I like plants. I don’t have quite the same affinity for them that I have for, say, dogs or cats, or wild birds, but I enjoy tending them and watching them grow.
In our tiny, postage-stamp back yard, we’ve had pots that for years now have grown Morning Glories. We added a trellis behind the pots so the MGs would have something to climb, and every year they get to the top of the trellis and start to twine around each other, looking for ways to continue upward. In the fall, I fail every year to pull down the old vines, so the seeds from this year re-seed themselves, and the cycle starts over again the next spring. In some US states, Morning Glories are classified as an invasive weed, and it’s clear to me why: they’re tough to get rid of once you don’t want them any more! They also do well in poor soil, making them ideal to grow in many different places — as long as they have something they can climb to reach for the sun.
I took a cutting from the lilac bush outside my parents home several summers ago. My father had passed away that January, and it was clear we would be selling the house. I’m glad I took those cuttings: the new owners of the property ripped out those 50+ year-old bushes. One of my favorite childhood memories was waking up on spring mornings to the smell of lilacs in full bloom. The cutting I took has done well enough in a pot, grown from two feet tall to near five feet, and has even bloomed a couple of times, but I’m told they don’t do well in pots long-term, so I need to figure out a place to plant it permanently.
I was inspired by THIS TED talk about plants that help produce oxygen and filter out harmful airborne chemicals to acquire some of the plants Mr. Meattle talks about. I bought a small Mother-In-Law’s-Tongue (Sansevieria trifasciata), which has grown from two small 6″ – 8″ leaves to nine, some of which are nearly two feet tall! I still haven’t been able to find an Areca Palm (Chysalidocarpus lutescens) locally, but I’m still looking.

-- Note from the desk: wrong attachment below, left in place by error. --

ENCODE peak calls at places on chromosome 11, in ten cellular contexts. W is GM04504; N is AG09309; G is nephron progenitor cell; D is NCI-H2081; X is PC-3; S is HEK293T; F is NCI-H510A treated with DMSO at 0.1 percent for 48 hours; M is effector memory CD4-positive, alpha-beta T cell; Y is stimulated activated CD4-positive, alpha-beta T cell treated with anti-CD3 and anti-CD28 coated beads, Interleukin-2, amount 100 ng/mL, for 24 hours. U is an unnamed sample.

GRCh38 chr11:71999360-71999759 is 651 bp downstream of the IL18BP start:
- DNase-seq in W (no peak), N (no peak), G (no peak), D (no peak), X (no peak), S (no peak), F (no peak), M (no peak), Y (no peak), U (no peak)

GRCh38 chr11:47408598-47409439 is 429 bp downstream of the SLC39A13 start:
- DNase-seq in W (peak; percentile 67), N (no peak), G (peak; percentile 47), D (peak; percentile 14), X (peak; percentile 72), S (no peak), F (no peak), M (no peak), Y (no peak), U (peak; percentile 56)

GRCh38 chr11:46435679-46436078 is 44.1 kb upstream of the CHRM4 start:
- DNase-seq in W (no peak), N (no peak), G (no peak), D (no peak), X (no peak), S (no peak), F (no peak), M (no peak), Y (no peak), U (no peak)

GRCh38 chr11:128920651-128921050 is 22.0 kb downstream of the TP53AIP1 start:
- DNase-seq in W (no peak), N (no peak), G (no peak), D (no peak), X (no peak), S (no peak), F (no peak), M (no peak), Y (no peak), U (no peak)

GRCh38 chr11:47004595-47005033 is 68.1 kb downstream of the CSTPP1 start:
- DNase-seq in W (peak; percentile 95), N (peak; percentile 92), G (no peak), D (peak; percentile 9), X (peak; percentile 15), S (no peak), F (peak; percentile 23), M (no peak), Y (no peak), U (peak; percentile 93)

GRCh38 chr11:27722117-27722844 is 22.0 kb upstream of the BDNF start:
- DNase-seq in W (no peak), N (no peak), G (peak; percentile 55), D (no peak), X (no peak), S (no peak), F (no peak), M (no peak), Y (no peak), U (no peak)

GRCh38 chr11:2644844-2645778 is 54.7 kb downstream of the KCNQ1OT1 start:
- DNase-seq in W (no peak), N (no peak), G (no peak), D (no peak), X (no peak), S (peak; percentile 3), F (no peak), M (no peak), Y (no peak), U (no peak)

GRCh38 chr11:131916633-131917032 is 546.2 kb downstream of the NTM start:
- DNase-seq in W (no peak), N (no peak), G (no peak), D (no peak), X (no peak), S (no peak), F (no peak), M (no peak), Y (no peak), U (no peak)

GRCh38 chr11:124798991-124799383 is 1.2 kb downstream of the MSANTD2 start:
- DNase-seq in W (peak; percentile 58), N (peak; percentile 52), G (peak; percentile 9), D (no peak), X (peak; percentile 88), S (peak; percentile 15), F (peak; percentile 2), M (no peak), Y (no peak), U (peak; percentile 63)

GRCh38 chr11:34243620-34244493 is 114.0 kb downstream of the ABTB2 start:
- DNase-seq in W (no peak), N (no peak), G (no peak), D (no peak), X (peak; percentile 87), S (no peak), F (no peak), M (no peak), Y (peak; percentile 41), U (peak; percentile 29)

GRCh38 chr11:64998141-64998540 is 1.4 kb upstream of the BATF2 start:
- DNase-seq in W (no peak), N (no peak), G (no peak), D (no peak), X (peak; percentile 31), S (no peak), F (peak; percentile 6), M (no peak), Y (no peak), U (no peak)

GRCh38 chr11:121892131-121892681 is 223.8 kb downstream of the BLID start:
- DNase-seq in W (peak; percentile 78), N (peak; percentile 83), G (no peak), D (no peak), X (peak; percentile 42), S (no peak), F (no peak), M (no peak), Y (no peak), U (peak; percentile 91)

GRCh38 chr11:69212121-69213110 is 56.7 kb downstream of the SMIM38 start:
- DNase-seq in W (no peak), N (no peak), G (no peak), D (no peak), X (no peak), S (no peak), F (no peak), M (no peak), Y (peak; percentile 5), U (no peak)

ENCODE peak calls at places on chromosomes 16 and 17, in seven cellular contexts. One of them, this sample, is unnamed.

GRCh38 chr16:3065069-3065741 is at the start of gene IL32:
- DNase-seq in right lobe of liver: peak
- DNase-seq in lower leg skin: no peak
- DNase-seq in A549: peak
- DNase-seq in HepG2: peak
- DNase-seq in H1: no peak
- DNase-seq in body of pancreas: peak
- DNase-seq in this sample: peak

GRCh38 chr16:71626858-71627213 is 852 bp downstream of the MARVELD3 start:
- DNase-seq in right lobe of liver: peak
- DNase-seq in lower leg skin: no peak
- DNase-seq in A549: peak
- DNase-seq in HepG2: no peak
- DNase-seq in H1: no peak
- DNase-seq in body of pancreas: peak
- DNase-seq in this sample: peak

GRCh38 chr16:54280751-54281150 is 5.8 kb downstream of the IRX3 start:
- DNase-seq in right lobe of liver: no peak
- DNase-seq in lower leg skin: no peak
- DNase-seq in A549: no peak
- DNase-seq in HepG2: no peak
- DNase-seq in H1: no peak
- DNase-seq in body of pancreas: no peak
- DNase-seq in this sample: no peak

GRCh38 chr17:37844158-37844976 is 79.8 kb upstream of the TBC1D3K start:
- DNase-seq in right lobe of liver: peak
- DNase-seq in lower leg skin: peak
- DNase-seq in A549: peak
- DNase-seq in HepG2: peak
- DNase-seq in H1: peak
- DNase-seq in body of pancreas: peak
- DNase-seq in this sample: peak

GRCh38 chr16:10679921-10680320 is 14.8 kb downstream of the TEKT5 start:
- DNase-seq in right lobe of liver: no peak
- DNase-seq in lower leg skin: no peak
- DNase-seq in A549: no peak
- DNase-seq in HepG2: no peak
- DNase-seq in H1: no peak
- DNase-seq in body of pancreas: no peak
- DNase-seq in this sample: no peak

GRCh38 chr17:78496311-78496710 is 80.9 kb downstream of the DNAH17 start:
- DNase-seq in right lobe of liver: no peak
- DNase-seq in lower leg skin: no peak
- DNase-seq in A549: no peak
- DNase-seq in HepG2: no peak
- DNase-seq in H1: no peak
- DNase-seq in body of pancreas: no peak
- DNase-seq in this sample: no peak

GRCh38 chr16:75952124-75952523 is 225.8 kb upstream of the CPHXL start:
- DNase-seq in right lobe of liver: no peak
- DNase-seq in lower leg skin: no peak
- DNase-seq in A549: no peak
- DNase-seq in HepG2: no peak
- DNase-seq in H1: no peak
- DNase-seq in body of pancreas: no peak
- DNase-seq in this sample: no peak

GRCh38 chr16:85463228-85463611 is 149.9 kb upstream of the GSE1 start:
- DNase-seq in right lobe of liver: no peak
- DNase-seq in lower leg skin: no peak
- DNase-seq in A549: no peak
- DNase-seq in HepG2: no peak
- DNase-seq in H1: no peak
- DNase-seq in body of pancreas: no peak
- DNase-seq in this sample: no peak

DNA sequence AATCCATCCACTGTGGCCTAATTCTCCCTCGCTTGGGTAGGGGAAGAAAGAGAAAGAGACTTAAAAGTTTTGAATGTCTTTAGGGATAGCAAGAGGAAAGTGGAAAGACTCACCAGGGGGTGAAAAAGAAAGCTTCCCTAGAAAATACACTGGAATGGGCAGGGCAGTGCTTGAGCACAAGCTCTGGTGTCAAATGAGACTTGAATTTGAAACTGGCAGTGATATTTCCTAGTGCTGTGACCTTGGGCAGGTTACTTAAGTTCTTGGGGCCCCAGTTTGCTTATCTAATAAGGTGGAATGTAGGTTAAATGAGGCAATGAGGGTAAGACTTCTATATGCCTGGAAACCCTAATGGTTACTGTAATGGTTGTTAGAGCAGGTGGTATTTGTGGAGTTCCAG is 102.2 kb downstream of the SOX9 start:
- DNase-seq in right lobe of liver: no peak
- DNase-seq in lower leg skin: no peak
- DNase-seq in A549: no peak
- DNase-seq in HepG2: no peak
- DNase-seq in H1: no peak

I tried gorwing an orange tree from seeds. I selected seeds from an orgamic orange, thinking it might have a better chance of sprouting. Some commercially gorwn plants that provide fruit and genetically manipulated to have seeds that aren’t viable, precisely to prevent people from planting and harvesting their own in competition with big agriculture. IN any case, it worked — the seed sprouted, and I have a nice Mandarin Orange tree that’s about a foot tall. It’ll be many years before it’s mature enough to flower and produce fruit, but I’m enjoying its lush green leaves, and its rapid growth spurts after I give it acidic plant food twice a year both fascinate and please me.
Growing plants is a pastime I never thought I’d enjoy so much. While our house isn’t ideal for a home garden of any sort — indoors or out — seeing these plants grow and mature gives me a little joy every day. Once our house has cats once again, I may have to take steps to keep the plants protected from the predations of our feline overlords, but having green, growing things in the house makes me happy, so I’m going to keep at it.